Make your own luck. 3 Practical ways to create opportunities every day


Approaching the unknown isn’t always easy. We don’t always realize how much we influence our situations, assuming that we see the world as it is. But as our lives unfold, we actively select and create our environments, and small initial differences can create wildly different life trajectories.

Because there’s no way of knowing if we’ll have the resources to successfully deal with the unknown thing, we usually err on the side of avoiding what may pose a threat
to our safety.

So let’s look at the unknown external factors that can influence our luck — things beyond our control.

Focus on Your Bright Spots

We can focus on our bright spots, clean up how we look, and become more physically fit. We can save money for a rainy day, develop confidence to throw our hat into the ring, learn that we can learn anything, and reduce our stress levels. We can consistently reach out to and help more people so that our social roots grasp more soil, knowing that social support is a key protective measure in every aspect of life.

We can get others to support our projects by demonstrating a resourcefulness and willingness to invest in ourselves.

In other words, we can become more confident when facing the unknown by developing the personal resources needed to actively approach the unknown, setting our behavioral activation system to “find rewards,” and telling ourselves, “I got this.” Making accurate predictions about how to get around in the world allows us to anticipate and plan, while feeling unprepared about our ability to handle the future makes us anxious.


Capitalize on the Opportunities That Arise

Capitalizing on the opportunities that arise is easier when we keep our lives agile and flexible. What kind of luck do you want to maximize? You can’t plan accidental, serendipitous collisions (between you and your future soul mate, perfect job, financial windfall, new living situation, that ticket stub you lost years ago), but you can increase their likelihood by going to ‘hot spots’ where they’re more likely to happen. Trust- based networks and markets help people manage information overload; your paintings are more likely to be discovered at an art fair than online.

Curiosity and the Law of Increasing the Surface Area of Your Luck

The real magic starts when you allow new information to meaningfully impact your life and lead you down a new trajectory. It’s a core component of adaptability, a measure of people’s ability to manage and use new encounters, information, events, and transitions to their advantage.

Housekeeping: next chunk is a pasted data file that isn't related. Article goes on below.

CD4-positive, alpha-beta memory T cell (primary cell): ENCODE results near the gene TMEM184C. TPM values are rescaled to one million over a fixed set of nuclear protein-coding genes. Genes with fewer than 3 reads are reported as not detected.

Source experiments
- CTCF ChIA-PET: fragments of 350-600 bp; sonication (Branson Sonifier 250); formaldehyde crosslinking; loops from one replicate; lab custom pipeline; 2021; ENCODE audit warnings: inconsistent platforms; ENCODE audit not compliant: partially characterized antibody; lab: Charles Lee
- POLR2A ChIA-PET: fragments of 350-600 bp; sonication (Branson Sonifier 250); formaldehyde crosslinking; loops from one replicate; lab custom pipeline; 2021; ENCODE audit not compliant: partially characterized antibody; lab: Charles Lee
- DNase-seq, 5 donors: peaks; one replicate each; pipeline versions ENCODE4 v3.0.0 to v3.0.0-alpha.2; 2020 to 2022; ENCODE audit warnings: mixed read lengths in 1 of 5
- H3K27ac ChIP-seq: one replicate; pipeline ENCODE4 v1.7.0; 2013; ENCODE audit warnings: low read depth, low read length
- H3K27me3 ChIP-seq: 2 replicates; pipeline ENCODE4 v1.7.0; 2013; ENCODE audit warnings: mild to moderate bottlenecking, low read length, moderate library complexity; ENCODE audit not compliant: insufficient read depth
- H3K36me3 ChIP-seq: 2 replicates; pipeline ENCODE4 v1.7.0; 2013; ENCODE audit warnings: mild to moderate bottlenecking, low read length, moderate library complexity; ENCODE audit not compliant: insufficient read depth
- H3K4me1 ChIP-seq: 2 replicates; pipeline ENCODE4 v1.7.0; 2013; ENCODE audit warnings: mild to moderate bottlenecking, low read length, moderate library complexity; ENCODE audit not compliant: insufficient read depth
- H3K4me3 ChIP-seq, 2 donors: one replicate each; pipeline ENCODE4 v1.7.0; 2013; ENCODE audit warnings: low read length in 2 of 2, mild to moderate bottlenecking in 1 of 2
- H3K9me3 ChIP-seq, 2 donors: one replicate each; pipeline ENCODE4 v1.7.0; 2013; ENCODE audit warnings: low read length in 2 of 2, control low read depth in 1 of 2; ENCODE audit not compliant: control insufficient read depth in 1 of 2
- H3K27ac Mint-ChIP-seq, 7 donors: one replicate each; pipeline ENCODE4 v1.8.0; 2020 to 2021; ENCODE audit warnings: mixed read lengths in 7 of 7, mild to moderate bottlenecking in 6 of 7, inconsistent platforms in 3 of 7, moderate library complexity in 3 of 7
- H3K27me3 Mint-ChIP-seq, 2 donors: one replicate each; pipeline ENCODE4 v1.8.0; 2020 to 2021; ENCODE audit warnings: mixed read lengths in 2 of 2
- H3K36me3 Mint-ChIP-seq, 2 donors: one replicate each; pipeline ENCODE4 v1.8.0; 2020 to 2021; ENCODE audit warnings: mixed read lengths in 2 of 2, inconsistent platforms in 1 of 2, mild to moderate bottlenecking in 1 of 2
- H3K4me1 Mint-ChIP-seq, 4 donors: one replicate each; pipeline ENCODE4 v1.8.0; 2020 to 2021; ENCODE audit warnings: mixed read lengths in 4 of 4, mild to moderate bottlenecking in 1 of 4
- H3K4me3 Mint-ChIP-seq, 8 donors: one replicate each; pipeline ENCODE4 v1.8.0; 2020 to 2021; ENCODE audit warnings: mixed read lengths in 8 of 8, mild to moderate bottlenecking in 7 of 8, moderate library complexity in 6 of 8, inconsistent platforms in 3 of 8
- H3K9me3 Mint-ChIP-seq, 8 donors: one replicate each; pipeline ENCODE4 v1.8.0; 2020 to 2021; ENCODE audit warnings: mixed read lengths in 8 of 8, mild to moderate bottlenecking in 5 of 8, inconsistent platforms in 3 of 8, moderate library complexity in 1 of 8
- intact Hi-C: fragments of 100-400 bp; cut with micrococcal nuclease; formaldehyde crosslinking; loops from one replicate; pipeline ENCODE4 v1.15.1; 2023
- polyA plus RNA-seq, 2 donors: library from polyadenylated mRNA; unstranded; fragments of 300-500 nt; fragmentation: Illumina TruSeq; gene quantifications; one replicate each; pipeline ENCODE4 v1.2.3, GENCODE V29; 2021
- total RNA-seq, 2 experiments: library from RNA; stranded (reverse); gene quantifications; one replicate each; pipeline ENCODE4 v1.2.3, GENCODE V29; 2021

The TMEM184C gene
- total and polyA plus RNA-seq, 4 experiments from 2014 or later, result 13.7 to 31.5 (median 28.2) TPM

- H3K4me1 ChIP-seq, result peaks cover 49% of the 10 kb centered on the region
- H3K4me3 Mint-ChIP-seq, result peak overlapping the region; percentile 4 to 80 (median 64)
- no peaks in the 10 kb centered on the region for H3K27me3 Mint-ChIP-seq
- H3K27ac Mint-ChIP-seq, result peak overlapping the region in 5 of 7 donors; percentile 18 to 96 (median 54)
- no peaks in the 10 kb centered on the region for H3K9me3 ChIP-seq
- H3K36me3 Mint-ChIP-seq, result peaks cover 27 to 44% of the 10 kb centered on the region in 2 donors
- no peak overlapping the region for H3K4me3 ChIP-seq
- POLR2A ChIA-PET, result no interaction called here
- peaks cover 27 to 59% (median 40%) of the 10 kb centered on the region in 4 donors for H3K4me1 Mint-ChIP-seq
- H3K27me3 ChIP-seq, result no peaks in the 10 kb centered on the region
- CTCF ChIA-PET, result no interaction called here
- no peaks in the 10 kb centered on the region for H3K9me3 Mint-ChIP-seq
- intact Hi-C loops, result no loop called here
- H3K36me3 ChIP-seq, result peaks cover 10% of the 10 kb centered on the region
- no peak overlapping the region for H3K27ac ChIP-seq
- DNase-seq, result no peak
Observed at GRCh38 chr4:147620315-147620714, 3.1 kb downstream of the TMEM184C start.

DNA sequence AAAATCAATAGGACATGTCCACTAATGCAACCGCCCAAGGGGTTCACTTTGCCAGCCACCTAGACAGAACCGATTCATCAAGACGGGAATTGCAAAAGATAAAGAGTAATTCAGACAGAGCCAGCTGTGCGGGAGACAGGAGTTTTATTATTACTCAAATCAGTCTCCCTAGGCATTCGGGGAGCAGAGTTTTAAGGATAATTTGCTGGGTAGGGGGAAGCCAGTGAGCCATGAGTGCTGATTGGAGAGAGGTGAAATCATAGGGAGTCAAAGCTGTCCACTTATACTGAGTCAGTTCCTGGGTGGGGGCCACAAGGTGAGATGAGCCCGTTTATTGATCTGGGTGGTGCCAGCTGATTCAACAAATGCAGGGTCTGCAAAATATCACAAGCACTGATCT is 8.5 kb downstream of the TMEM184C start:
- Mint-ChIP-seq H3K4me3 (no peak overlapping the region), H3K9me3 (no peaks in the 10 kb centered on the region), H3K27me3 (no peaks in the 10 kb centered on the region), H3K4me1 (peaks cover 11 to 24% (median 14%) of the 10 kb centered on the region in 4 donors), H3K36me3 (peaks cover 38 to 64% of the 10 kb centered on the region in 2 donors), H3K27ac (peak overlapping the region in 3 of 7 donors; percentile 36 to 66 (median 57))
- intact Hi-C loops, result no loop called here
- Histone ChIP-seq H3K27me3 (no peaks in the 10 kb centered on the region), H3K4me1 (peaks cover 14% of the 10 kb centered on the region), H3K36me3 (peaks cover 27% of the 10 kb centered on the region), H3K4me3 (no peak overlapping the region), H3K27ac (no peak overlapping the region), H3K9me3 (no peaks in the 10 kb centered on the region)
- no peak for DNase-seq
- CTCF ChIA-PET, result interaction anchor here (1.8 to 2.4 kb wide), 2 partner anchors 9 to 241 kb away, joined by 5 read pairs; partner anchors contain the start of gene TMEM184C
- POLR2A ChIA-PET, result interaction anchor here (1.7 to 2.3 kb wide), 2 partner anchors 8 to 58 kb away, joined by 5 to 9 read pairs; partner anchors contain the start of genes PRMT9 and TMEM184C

We might not even consider alternative paths, jobs, relationships, and opportunities, because we’re committed to one specific path. We can unknowingly cut ourselves off from potential luck because we’re married to a single idea of who we are, what we’re supposed to do, and what kind of plan we’re supposed to follow. But what if we’re applying the fallacy of sunken costs to our own future, refusing to deviate from our initial trajectory because of the time we’ve already invested? Our perspective is neither the only one nor the best one, just what we’re most familiar with.

Notes for Those of Us Who Might Enjoy Meeting Luck Where It Happens:

• If you can equate being wrong or making mistakes with learning instead of a lack of intelligence, you can do anything.

• We have complete control over what we pay attention to and how we interpret it. How you see things on a small scale influences how you see the big picture. Focusing on the positive aspects of the environment, interpreting neutral things in a positive light, and downplaying the negative by ignoring or quickly learning and recovering from them.

• Why not assume good things about others and your future? That things will turn out well? That someone has your back? Isn’t it more illogical to deny yourself the benefits of simply shifting your attitude?

• Make it your mission to approach the unknown and find its rewards.

Excerpted from Can You Learn to be Lucky?: Why Some People Seem to Win More Often Than Others, in agreement with Portfolio, an imprint of Penguin Publishing Group, a division of Penguin Random House LLC. Copyright © Karla Starr, 2018.



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